What is hard and what is not?
Salsa af Stavsnas
Ellinor Ristoff Staffan Ehde
Tue 12 Mar 2013 20:54
We got a wonderful mail from my stepmother Margareta, and as usual we get good questions.
As I was answering some of them I realize it might be good to explain what is hard sailing and what is soft.
If you would have asked us before we left the answer would have been that hard wind must generate hard work but we found that is not the truth.
We are very shorthanded, being two adults working i shifts, that is hard. Especially since we have two children that live a "normal" life on board, meaning they go up at about seven in the morning, require all meals during the day and go to bed at 20.00.
During that time they play a lot for themselfe but sometimes we need to create some fun to make a change in a life that is lived in a few square meters.
So hard sailing for us is when the boat needs a lot of attention, especially at night.
The best situation is an even wind, fairly strong, around 20 knots is the best, smoth waves, high does not matter as long as they are long, no boat traffic and a nice temperature.
Then we can read, write or sleep. Yes we sleep during watches, but only for 20 minutes at the time, we set a clock and just lay down for 20 minutes, you can get very good at that. Why 20 minutes? Well thats how long it would take a boat to get close from the horizon.
At night we use radar a lot and that means we can "see" boats from 40 miles around us.With AIS we have about the same range. The danger with all electronic aids is that you can get lazy with watching with your eyes, so we remind each other. Once we had a big fishing boat 150 miles off Cap Verde that just turned up from nowhere, they where not visible on any electronic aids.
What is a hard night?
A lot of boat traffic of course, meaning we have to watch their movements, and there are a significant amount of tugs towing miles of cable with a barge behind. You cannot ask them to stay away from us and they take a lot of space, and have the title restricted manouveribility (spell that!).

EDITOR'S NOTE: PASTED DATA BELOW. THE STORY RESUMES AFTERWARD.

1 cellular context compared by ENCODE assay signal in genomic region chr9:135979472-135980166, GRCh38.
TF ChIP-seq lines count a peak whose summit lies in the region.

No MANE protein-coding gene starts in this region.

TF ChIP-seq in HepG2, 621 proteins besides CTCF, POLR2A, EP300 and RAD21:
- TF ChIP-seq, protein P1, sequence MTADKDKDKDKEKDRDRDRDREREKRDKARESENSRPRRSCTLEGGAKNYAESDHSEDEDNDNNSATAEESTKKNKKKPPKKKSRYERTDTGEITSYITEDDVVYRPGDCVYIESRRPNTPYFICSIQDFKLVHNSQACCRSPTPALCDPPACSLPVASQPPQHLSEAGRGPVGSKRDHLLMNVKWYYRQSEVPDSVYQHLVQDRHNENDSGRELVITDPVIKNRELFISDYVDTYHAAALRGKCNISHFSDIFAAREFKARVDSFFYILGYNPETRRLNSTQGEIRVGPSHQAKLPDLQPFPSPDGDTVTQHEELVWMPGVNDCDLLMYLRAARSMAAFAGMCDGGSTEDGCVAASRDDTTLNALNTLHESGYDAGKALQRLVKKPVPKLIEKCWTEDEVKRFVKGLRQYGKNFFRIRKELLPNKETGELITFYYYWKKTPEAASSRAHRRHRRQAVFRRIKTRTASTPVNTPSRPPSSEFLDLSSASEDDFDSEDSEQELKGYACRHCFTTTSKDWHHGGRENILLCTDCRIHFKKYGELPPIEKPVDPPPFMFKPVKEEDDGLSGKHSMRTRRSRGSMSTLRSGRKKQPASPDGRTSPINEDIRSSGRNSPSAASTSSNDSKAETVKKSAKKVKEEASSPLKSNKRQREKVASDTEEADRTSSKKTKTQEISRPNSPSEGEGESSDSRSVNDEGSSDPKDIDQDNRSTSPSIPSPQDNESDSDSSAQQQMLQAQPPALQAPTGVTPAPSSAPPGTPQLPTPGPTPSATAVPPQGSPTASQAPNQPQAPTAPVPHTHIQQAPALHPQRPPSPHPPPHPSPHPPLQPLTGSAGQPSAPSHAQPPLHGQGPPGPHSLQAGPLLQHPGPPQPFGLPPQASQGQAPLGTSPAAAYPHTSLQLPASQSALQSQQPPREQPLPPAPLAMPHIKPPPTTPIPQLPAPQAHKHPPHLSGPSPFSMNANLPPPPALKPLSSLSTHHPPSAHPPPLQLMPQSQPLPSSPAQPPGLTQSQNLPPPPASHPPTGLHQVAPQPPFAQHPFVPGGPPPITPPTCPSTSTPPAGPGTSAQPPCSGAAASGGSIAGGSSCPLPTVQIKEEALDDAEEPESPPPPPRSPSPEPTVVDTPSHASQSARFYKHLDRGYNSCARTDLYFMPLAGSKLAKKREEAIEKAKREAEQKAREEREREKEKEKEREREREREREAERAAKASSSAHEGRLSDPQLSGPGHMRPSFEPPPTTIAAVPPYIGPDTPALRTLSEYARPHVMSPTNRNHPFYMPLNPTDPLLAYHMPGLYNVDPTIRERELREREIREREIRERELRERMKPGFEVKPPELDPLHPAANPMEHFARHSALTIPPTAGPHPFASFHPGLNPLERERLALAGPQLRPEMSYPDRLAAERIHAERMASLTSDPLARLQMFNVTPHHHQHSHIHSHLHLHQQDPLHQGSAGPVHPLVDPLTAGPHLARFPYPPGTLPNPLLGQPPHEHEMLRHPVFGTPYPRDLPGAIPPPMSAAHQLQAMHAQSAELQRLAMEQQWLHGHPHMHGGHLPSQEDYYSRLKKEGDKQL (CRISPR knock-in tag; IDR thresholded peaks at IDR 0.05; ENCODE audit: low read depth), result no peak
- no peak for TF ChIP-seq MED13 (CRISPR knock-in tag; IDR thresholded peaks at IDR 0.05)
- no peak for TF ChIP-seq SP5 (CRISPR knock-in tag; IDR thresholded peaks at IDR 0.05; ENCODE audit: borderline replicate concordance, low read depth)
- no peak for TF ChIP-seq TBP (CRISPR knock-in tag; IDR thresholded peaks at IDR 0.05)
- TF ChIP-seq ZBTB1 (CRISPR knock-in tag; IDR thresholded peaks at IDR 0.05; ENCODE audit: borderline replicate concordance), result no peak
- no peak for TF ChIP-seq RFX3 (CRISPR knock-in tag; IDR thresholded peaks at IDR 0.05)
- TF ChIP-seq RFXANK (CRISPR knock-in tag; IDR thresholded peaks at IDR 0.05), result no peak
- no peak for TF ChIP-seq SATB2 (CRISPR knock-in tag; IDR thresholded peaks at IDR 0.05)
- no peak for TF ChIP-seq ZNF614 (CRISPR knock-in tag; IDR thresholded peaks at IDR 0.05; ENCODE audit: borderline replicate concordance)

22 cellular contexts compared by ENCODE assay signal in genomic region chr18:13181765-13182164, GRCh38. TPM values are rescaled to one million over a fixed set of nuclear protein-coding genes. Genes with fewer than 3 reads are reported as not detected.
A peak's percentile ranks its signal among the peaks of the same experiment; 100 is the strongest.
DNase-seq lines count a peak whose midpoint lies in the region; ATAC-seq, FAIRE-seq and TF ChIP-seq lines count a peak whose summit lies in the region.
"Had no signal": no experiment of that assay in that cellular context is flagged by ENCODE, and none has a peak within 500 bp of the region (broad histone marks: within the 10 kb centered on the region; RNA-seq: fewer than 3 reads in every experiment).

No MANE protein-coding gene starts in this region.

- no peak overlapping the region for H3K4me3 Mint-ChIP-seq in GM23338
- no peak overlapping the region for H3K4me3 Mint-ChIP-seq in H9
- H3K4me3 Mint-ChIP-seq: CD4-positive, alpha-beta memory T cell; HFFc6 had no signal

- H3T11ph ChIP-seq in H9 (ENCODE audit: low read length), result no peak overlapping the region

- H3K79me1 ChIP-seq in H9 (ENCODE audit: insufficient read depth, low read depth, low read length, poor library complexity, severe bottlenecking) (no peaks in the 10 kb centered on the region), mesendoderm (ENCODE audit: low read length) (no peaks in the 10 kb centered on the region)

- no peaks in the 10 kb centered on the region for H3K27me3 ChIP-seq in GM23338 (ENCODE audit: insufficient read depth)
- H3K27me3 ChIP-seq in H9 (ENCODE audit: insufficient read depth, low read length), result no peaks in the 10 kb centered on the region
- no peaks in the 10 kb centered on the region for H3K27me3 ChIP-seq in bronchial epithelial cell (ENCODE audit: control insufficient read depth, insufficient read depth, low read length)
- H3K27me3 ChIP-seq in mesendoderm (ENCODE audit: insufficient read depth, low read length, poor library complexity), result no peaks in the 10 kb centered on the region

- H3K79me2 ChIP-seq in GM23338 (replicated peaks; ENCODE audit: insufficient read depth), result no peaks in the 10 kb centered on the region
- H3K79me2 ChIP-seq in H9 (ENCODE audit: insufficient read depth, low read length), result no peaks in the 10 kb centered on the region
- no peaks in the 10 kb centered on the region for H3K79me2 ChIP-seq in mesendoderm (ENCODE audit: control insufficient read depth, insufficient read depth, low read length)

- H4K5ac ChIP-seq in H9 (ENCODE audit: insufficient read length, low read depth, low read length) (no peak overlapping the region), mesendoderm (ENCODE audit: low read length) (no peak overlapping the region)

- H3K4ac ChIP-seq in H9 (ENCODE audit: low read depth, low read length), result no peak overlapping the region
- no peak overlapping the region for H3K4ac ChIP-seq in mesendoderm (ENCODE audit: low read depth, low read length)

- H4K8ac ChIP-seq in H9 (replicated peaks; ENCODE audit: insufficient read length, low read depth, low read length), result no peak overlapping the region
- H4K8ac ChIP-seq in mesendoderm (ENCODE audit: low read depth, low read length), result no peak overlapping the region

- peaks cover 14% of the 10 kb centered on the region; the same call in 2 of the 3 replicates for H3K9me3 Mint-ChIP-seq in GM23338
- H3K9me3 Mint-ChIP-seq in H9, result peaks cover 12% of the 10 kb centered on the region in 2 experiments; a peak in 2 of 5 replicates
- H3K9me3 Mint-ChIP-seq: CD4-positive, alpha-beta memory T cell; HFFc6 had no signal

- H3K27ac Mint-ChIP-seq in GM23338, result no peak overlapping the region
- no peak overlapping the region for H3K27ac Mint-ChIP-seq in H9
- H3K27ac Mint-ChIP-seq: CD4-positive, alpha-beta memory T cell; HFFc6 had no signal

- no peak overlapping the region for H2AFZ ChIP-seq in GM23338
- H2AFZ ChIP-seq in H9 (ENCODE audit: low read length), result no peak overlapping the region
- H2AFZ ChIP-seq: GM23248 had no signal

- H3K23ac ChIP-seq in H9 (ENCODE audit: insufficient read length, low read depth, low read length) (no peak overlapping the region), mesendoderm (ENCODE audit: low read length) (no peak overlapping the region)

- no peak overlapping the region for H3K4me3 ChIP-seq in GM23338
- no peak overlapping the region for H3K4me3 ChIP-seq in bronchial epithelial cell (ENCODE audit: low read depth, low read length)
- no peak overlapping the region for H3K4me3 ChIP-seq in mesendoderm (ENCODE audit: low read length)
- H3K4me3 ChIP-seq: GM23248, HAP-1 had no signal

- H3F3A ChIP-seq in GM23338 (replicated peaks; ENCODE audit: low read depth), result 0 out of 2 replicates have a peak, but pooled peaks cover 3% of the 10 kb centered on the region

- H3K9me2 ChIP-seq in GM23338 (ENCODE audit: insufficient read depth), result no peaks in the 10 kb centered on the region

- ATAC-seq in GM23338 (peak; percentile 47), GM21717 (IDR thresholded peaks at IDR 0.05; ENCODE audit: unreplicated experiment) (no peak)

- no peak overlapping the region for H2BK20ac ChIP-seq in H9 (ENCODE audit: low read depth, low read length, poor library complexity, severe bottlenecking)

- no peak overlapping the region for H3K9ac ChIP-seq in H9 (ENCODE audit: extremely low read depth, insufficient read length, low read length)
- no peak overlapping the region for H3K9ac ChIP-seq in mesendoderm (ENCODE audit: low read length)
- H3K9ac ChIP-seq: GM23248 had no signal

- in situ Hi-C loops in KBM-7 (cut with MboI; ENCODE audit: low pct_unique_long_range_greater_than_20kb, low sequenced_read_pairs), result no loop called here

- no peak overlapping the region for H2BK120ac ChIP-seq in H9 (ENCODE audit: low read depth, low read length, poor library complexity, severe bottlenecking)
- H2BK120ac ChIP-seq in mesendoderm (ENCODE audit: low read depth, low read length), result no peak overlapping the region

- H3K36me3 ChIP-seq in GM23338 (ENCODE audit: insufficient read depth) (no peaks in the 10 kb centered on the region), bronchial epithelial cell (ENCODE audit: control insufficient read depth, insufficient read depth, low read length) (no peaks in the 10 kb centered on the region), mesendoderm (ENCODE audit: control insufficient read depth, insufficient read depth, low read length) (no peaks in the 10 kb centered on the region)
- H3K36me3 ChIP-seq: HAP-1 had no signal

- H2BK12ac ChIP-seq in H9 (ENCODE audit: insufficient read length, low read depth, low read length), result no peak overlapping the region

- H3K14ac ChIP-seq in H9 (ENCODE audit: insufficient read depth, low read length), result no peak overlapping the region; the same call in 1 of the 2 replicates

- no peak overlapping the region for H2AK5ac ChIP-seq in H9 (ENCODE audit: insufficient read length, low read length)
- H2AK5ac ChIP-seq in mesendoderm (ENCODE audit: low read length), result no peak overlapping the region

OR a research vessel that have us take a detour because of equipment out can keep you busy during the entire watch.
Well that can be little wind, under 14 knots when running with the wind, choppy waves that make the sails bang and put a lot of stress on the rig.
You simply cannot relax until we have the rig quite and working, then the wind picks up suddenly and you have to reset the sails, to drop dead again. So it goes. And you cannot relax.
It can be fair winds with a lot of squalls coming around you, that too is a dangerous situation that you cannot relax from. A squall can hit so bad you loose sails or even the rigg. So yo have to reef in and let the sails out all the time. And worse, most of the time a squall will not hit, so you work for nothing. But the saying goes, when you do not prepare, you will be hit.
The latest hard sailing was due to really hard winds gusting to 46 knots, gusts are terrible because as you start to relax with 30 knots and think this will work out fine, a gust will roll in and with a gust the wind is veering to the right in the Northern hemisphere. Vering means the boat either steers with wind rudder and adapts to the wind but then the waves start to hit from another side. So as the wind goes above 40, and that is a LOT , the wave train goes higher and steeper with that gust, the boat veers with the wind, gets a hit from a wave and is thrown aside, meaning the windrudder or Autopilot looses control. You have to jump behind the steering wheel and work hard to get her back on course. When the wind is up to 40 that takes a lot of work as the waves have other opinions than you do. So when you are done and all is set on course again you relax and hope it takes long before it happens again, and it does not take long. Soon you are there again and that means you have to sit behind the steering wheel for hours and hours, and nothing happens, until you leave the wheel again.
The situation does not feel dangerous, just uncomfortable. Even at night you just do not care about the waves, you can't see them anyway so you just get a hit and have to live with it. This last trip was hard on that the hits produced a lot of spray coming in from behind, we sail with the wind, remember? That means that everything gets wet with salt water and salt water is only fun when you are on vacation for one week. Not when you live with it and it destroys everything. You feel sticky and the nice pillows you could have rested on are soaking wet.
I bet there is a lot more of hard sailing we have not experienced yet, but I will get back on that. I guess if we would encounter a real storm anything thereafter would be comfortable. So do not take my words for what this is about.
What is the good news about sailing being uncomfortable?
That when you get to San Blas it feels untouched! If sailing was only fun and comfortable we would have been millions of boats here.
This place is probably so pristine because the sailing here is known for being one of the worse.
Now we can enjoy it, and we do!